Self-inflicted ‘sudden stop’? Brazil blocked by its own currency war trench
In times of currency wars, it’s best not to shoot yourself in the foot. By imposing several capital controls in the past years, Brazil might have tightened monetary policy right when the economy started to falter, Nomura’s strategist Tony Volpon wrote in a research note on Friday.
Brazil’s mediocre economic growth in the past two years has been a mystery, indeed. Some say it has been due to the global slowdown – which contrasts with steady growth elsewhere in Latin America. Many others blame Brazil’s several supply bottlenecks. But then, why don’t businesses see them as an investment opportunity?
The missing link, Volpon argues, has been the imposition of capital controls. Inflows dropped suddenly, reducing the supply of cheap foreign money available for banks and companies. So, even though the central bank cut local interest rates ten straight times to a record low of 7.25 percent, money supply growth has actually slowed since January 2012.
It sounds like a paradox, but you read it right: Brazil may be in the middle of a long monetary tightening cycle despite all massive efforts to revive the economy.
“That growth has faltered after one year of the devaluation is, we believe, proof that the credit and expectation channels have been much more important than the level of the exchange rate for investments, and ultimately the self-inflicted ‘sudden stop’ contributed to the severe growth slowdown that continues to afflict the Brazilian economy today,” wrote Volpon.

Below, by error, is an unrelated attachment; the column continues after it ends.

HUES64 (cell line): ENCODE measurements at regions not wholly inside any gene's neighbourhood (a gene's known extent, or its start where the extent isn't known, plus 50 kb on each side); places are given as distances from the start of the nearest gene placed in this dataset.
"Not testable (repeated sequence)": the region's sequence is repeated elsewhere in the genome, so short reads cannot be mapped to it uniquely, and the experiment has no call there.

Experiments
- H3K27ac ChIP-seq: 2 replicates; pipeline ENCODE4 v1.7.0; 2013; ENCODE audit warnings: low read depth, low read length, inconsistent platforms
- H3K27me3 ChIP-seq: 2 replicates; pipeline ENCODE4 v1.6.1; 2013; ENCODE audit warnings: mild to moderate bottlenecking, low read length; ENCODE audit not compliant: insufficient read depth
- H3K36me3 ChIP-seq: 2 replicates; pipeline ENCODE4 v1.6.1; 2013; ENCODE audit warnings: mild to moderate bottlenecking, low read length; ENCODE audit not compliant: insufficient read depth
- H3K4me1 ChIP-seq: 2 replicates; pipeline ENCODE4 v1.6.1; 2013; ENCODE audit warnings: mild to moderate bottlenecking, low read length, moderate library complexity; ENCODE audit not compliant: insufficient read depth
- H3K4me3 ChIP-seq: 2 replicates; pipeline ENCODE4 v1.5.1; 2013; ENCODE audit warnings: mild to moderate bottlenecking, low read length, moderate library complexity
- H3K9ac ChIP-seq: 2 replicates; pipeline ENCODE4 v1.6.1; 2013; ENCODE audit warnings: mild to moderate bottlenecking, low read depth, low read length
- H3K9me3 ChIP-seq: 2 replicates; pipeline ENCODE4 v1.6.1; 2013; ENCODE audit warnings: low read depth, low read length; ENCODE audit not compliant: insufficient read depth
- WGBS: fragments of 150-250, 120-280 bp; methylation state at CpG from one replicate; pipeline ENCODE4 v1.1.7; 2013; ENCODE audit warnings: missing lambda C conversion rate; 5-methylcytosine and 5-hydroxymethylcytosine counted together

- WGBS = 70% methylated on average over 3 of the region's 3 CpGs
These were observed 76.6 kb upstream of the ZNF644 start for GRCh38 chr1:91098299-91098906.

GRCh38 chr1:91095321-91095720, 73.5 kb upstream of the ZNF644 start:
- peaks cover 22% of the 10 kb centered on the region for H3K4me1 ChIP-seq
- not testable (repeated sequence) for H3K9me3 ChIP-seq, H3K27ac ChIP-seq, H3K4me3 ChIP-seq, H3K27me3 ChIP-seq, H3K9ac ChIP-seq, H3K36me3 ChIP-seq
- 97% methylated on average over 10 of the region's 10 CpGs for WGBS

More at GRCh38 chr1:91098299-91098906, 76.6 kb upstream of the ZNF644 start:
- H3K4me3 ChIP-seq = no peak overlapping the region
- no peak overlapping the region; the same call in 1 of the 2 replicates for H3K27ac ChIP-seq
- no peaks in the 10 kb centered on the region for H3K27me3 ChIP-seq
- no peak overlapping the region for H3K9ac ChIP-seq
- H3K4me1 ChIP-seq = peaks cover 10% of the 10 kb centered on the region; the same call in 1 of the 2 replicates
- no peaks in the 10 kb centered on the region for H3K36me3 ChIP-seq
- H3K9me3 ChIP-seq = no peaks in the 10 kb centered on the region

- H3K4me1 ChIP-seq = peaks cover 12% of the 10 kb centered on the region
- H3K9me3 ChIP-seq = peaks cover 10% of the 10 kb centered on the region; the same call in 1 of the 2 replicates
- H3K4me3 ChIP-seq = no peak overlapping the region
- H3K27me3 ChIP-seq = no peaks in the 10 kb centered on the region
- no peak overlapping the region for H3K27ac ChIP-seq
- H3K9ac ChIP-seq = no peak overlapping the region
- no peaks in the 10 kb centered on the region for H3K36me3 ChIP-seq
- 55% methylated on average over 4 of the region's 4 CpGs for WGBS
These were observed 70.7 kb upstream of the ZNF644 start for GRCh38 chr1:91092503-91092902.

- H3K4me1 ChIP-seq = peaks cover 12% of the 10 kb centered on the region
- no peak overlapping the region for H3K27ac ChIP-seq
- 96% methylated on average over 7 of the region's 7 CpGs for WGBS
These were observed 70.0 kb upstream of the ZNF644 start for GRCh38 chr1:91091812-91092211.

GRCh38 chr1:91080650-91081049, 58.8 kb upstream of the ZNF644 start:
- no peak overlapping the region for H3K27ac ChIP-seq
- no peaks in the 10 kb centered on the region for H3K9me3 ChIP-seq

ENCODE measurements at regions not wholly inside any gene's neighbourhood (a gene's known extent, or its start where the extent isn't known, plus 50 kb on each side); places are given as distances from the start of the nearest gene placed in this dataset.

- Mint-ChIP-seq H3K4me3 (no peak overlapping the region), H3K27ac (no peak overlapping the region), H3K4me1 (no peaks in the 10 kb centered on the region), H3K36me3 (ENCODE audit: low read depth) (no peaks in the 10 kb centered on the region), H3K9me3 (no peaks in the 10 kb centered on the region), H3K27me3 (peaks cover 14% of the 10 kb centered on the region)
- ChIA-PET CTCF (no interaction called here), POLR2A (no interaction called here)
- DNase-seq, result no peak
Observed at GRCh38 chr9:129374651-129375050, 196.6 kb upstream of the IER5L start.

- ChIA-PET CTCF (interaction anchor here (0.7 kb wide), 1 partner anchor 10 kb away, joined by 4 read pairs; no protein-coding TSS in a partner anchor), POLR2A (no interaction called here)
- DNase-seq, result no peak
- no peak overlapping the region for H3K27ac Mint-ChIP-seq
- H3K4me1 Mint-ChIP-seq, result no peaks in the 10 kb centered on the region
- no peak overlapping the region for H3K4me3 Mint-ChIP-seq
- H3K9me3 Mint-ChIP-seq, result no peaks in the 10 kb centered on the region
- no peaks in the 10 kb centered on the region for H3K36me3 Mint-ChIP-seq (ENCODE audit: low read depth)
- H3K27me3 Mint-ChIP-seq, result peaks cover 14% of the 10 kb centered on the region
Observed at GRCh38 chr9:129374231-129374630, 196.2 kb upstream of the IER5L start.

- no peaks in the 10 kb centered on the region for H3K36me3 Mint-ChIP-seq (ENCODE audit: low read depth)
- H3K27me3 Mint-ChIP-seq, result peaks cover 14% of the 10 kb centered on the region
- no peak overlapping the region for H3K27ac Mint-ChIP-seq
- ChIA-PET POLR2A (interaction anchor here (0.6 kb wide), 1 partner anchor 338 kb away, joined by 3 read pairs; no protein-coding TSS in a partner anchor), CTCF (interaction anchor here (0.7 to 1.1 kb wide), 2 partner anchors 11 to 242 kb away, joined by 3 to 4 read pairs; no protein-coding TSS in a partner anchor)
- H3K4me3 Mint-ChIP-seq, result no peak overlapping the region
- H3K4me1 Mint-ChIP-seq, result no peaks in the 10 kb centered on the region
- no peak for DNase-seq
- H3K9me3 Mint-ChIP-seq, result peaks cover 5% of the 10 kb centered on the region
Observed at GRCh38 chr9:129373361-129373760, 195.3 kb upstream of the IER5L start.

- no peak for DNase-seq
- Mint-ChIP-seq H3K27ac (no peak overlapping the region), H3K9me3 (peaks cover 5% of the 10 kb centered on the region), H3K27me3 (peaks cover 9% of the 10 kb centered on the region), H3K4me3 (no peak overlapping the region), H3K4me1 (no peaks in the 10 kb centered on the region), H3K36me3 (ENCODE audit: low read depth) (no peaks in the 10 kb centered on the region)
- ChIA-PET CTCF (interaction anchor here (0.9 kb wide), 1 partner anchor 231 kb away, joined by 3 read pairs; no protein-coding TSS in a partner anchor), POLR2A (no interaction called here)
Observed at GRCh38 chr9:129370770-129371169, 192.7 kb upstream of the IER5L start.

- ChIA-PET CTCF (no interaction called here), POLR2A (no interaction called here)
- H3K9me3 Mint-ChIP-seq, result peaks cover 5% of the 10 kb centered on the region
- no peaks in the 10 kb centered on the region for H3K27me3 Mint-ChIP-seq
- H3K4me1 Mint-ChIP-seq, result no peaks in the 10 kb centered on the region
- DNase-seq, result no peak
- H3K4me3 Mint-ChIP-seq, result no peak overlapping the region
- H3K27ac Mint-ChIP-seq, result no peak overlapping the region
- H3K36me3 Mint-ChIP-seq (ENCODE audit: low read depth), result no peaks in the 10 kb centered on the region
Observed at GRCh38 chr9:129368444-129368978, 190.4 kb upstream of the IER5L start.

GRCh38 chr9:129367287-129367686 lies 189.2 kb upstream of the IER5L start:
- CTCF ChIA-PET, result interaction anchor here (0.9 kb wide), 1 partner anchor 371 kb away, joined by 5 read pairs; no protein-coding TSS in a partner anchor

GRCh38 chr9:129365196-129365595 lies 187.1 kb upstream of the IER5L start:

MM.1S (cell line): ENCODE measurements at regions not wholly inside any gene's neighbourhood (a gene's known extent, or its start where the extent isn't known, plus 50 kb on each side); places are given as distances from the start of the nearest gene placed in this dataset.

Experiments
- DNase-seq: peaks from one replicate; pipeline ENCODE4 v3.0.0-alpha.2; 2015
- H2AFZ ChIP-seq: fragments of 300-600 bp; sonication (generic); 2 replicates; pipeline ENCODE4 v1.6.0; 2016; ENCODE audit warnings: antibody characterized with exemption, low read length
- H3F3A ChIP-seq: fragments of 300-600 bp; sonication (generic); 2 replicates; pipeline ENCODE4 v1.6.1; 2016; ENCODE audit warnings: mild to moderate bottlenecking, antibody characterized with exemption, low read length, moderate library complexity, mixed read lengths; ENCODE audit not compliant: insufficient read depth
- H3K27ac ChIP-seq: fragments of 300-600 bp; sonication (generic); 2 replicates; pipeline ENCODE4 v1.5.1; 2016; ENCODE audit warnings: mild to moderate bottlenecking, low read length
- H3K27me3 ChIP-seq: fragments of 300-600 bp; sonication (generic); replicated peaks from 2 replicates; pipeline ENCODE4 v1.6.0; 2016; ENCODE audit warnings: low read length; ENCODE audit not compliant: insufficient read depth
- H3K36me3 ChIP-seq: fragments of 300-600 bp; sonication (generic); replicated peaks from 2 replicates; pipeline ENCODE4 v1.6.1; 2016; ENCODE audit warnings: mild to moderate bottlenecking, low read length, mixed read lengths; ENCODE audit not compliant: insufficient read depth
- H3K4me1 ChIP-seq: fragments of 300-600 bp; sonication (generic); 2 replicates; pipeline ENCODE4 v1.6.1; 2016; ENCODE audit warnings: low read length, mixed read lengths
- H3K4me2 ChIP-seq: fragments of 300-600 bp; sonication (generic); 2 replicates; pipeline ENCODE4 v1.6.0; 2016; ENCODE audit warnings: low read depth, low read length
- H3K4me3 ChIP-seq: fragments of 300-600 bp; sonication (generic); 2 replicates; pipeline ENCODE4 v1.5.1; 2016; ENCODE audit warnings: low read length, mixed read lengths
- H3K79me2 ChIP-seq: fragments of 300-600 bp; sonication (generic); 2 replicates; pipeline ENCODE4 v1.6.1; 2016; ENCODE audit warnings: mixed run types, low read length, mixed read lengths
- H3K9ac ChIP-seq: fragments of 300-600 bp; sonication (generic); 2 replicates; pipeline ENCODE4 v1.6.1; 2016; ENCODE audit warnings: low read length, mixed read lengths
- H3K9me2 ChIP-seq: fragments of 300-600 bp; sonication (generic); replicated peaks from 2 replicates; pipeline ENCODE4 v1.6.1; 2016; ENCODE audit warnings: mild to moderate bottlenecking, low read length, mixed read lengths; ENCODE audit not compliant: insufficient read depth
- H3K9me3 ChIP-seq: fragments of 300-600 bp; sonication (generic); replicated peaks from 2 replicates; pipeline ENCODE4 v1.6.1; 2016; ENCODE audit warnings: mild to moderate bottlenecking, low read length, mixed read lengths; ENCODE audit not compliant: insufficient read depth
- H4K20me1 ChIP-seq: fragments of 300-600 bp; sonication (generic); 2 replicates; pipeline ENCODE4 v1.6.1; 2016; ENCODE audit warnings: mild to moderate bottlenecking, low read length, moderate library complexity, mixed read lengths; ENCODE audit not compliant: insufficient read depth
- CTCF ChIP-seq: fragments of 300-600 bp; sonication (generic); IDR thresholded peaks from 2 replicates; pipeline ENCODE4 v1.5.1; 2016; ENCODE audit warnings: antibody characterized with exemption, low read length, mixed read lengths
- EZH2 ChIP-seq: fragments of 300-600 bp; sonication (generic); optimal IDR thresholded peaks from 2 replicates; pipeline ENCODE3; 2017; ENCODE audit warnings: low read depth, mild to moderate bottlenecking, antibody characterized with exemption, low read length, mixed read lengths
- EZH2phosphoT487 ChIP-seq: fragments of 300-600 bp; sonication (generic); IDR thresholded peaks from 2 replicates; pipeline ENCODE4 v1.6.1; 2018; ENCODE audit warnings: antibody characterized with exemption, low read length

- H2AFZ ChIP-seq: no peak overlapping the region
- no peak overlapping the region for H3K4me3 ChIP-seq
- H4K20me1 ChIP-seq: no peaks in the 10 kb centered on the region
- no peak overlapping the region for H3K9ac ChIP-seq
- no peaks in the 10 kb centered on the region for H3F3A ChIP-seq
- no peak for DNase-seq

When some of the measures were announced, the central bank itself acknowledged that they would impact credit supply. But the government has hoped that a weaker exchange rate would buoy manufacturing output, a strategic sector in a continent-sized country tired of living from commodities revenues.
With market analysts expecting a gradual recovery in industrial output this year, it seems unlikely the government will give up on currency controls. It is also debatable whether other variables – such as a souring investment climate due to frequent government intervention – has not had a bigger impact over business investments.
However, in days when even the International Monetary Fund says temporary capital controls may be useful, Volpon’s study offers some food for thought about the unintended consequences of capital controls. The deeper the trenches, the harder may be to move yourself forward through the battle lines.